Hedy Lamarr, a legend of Hollywood's golden age and siren of the silver screen in the late 1930s and '40s, is remembered today mostly for her exquisite feminine pulchritude. She was a Viennese-born actress whose physical attributes earned her the sobriquet of "the most beautiful woman in the world."
In the seven decades since Lamarr's heyday, there has been no small amount of ink spilled chronicling nearly every aspect of her life and career. But there's a lesser-known facet of the actress' life: her penchant for inventing. In 1942, she came to be co-holder of a patent on spread spectrum radio, a technology that underlies modern conveniences such as mobile and cordless telephones, Wi-Fi, Bluetooth and GPS.
It's the kind of delicious disconnect that's at once intriguing and a bit hard to wrap one's brain around. Coming to the rescue is Richard Rhodes, fresh from three decades of working on a four-volume history of the nuclear age who found himself similarly intrigued. The result is "Hedy's Folly: The Life and Breakthrough Inventions of Hedy Lamarr, the Most Beautiful Woman in the World."
Over the course of the book, which reads at turns like a romance novel, patent law primer, noir narrative and exercise in forensic psychology, Rhodes lays out how the young Hedwig Kiesler's (her original name) inquisitive nature was encouraged by her father, and how her first marriage — to wealthy munitions manufacturer Fritz Mandl — made her privy to all kinds of technical talk.
According to Rhodes, Lamarr had an inventor's corner set up in the drawing room of her Hollywood home, with a drafting table and tools, and tinkered with a range of inventions, including a fluorescent dog collar, a skin-tautening technique and a bouillon-like cube that would create a carbonated beverage when mixed with water.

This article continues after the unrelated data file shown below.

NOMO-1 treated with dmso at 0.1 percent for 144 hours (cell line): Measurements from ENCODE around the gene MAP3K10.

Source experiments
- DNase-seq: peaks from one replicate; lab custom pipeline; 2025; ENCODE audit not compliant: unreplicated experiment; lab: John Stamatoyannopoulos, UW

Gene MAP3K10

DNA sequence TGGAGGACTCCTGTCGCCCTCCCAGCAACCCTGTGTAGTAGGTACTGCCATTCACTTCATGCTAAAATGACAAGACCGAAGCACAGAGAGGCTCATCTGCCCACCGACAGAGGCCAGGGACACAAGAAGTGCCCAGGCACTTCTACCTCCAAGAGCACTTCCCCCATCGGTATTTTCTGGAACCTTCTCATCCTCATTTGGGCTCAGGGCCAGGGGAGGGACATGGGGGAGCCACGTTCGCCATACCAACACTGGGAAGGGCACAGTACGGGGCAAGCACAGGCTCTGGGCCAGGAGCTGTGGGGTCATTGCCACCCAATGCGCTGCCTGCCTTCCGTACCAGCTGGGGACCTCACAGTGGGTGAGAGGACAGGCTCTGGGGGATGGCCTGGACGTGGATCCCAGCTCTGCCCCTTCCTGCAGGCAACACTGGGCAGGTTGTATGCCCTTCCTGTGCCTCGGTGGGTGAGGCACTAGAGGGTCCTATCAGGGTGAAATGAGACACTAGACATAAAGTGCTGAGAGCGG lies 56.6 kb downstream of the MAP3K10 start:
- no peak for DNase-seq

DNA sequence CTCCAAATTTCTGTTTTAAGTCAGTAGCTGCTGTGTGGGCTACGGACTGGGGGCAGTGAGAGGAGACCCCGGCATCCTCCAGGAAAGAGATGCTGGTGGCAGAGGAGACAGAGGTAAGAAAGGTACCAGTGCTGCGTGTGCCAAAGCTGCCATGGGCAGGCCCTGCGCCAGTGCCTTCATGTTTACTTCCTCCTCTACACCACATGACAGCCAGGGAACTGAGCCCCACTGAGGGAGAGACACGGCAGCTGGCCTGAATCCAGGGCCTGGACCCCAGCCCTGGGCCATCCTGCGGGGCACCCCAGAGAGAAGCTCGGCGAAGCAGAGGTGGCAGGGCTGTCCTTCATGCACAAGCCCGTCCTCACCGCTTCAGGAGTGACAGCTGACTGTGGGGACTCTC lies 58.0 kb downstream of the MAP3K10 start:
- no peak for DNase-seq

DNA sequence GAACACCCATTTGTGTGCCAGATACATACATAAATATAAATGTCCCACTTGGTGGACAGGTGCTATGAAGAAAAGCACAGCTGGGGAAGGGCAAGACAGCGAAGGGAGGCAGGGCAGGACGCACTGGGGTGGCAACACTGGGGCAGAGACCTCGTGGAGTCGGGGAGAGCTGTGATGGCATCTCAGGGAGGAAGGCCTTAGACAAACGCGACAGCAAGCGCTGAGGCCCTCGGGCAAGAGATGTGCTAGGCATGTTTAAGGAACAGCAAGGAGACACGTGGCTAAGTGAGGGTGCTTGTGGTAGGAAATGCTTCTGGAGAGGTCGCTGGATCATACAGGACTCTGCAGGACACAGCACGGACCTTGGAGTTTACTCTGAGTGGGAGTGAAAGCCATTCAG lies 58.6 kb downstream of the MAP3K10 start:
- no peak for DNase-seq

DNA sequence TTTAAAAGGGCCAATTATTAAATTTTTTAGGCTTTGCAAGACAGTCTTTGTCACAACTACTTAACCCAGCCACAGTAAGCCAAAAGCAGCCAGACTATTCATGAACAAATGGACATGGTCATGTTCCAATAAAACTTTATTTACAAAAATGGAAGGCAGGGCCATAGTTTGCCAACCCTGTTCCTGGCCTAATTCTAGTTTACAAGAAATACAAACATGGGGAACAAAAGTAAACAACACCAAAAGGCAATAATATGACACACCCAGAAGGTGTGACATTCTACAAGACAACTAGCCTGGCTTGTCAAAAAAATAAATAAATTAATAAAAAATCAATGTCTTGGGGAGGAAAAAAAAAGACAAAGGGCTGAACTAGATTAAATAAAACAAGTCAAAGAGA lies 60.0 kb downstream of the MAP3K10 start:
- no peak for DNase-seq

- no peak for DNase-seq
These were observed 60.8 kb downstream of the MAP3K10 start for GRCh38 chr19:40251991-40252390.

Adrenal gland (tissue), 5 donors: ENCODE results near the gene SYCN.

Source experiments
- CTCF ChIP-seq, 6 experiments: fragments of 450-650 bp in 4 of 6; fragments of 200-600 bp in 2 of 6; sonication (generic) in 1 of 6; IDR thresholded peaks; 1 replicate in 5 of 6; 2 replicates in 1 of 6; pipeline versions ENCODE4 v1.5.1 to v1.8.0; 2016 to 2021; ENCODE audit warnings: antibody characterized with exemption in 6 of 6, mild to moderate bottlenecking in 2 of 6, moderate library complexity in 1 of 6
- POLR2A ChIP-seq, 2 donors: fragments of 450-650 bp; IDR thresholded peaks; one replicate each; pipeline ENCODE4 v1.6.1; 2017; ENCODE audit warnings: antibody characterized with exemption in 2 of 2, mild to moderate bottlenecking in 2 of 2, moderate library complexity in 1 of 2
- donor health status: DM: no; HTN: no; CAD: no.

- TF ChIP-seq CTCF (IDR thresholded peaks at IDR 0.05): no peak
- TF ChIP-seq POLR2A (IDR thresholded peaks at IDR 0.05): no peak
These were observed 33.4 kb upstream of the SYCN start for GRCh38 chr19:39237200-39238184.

But it was U.S. Patent No. 2,292,387 that would be the crown jewel of Lamarr's side avocation. According to Rhodes' research, she met the man with whom she would collaborate and eventually co-patent the invention — avant garde composer, pianist and tinkerer George Antheil — at an August 1940 Hollywood dinner party.
Their instant motivation, Rhodes writes, was the looming specter of World War II, and a desire to help the U.S. military. Although neither one had formal training, by combining what Lamarr had likely learned during her marriage to the Austrian munitions maker with what Antheil knew from his efforts to mechanically synchronize a series of player pianos and similar projects, the duo developed a torpedo guidance system for the U.S. Navy that used a method of coordinated switching (or "hopping") between radio frequencies to prevent communications from being detected and jammed.
The book admirably portrays the nuances of the oddball collaboration between Lamarr and Antheil and how it resulted in their patent. But in his desire to locate and piece together as much original source material as possible and lay it all out for the reader, Rhodes also ends up shedding valuable insight on the Hollywood mythmaking of the era.
The "facts" about Lamarr's early life that Rhodes manages to discredit — or at least reopen for debate — include the circumstances surrounding her divorce from Mandl, when and how she came to be known as "the most beautiful woman in the world," and even the original source of her adopted last name, "Lamarr."
"Hedy's Folly: The Life and Breakthrough Inventions of Hedy Lamarr, the Most Beautiful Woman in the World"
By Richard Rhodes
Doubleday, 272 pages, $26.95